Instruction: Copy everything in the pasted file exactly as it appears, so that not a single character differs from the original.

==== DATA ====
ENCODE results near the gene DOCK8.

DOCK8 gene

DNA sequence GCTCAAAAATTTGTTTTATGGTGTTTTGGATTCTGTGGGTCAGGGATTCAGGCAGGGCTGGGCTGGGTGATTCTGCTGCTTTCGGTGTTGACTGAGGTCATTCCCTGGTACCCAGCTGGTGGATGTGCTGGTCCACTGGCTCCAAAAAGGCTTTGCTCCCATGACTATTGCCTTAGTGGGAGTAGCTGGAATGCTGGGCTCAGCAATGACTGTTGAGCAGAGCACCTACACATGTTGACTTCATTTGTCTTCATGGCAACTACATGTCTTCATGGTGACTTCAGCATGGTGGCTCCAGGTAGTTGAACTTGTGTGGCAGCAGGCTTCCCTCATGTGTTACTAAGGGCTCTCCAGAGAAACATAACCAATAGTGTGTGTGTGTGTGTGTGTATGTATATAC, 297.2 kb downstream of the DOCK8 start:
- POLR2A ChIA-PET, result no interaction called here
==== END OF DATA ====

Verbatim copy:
ENCODE results near the gene DOCK8.

DOCK8 gene

DNA sequence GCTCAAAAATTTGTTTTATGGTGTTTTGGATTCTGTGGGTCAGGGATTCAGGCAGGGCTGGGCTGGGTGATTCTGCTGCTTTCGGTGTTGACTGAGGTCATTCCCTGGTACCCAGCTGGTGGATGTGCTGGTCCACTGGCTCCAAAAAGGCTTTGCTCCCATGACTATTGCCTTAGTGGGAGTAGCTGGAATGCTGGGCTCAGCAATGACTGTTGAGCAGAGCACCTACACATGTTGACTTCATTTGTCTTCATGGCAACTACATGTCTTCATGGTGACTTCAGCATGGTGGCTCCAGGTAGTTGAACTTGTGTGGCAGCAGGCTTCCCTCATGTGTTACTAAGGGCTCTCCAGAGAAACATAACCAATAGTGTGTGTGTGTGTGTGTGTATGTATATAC, 297.2 kb downstream of the DOCK8 start:
- POLR2A ChIA-PET, result no interaction called here